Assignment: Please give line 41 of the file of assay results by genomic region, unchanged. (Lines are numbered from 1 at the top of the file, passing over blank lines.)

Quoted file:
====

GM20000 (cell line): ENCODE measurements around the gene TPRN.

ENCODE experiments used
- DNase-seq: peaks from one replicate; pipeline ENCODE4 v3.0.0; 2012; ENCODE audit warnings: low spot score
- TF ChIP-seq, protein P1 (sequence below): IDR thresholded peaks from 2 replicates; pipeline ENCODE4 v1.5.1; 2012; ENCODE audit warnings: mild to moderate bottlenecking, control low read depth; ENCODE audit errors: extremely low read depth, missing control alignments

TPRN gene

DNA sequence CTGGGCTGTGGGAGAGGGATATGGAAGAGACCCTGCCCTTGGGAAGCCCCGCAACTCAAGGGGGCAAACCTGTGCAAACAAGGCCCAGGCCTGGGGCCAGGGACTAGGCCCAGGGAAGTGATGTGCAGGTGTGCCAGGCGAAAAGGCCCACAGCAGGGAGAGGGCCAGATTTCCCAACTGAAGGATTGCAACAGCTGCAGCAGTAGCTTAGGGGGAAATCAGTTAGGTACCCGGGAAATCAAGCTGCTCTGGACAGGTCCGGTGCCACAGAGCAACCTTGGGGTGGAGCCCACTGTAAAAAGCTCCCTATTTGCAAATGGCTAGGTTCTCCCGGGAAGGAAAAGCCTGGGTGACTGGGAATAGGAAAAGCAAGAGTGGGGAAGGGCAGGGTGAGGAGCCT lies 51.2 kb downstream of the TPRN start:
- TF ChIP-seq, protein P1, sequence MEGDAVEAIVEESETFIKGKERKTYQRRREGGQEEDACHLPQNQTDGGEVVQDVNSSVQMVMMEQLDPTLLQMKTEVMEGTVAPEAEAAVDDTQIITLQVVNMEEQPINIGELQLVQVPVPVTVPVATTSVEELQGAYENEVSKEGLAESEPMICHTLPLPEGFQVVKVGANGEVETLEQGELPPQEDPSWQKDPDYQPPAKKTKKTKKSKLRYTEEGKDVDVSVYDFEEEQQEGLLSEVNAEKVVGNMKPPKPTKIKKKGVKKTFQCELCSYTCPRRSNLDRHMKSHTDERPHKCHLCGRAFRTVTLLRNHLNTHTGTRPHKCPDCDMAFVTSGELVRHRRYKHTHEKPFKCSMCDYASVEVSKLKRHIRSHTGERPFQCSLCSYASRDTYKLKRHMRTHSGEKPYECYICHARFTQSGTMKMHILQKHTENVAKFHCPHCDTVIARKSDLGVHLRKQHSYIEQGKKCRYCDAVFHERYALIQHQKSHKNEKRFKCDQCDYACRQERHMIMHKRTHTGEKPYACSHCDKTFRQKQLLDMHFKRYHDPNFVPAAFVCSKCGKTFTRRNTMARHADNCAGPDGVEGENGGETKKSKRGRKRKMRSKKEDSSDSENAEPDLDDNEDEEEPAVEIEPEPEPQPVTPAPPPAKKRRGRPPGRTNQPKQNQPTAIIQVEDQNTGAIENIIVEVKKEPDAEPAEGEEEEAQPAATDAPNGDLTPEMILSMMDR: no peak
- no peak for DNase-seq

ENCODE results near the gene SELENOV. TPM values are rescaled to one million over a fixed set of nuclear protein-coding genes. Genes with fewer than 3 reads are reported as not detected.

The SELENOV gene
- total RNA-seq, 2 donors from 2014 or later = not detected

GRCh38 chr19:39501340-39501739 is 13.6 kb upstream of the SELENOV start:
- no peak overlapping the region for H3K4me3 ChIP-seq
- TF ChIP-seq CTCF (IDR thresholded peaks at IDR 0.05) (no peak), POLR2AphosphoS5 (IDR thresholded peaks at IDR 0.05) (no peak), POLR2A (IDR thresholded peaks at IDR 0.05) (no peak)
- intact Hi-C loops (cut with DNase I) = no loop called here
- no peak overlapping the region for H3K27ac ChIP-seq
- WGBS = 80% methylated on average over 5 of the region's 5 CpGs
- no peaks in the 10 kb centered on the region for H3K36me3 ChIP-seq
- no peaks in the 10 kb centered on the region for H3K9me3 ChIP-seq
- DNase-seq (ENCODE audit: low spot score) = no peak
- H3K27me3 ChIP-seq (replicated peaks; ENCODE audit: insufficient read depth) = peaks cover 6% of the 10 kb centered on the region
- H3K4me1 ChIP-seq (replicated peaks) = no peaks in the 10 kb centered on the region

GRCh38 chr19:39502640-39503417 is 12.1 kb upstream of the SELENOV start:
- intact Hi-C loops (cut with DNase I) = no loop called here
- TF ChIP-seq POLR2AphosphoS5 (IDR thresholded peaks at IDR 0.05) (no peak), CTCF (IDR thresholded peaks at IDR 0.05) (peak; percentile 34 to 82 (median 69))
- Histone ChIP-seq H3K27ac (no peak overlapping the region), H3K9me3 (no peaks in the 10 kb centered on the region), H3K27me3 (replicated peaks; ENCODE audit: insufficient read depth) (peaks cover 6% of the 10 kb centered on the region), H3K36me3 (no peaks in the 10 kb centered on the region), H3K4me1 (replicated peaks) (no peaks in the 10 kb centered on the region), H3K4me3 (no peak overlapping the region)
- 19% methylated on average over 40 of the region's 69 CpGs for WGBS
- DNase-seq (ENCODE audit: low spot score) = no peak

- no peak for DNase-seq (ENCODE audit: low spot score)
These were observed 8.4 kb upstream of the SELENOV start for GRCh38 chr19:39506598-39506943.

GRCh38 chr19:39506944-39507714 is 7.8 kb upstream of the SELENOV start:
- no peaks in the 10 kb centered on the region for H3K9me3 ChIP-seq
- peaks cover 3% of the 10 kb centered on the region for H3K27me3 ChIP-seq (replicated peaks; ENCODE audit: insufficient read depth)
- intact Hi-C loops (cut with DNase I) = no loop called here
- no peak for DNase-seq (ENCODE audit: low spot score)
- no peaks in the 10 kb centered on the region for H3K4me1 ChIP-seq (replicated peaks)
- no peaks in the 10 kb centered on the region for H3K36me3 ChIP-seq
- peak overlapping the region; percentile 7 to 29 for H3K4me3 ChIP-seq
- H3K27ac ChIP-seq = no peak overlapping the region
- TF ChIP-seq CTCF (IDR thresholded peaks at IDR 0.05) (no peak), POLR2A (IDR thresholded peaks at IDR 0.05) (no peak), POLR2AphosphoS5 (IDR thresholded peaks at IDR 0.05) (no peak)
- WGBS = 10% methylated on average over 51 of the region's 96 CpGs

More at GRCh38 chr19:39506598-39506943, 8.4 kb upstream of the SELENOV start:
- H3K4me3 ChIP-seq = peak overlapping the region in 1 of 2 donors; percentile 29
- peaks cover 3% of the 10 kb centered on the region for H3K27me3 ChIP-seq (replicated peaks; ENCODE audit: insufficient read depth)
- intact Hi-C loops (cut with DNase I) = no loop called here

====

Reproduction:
- WGBS = 10% methylated on average over 51 of the region's 96 CpGs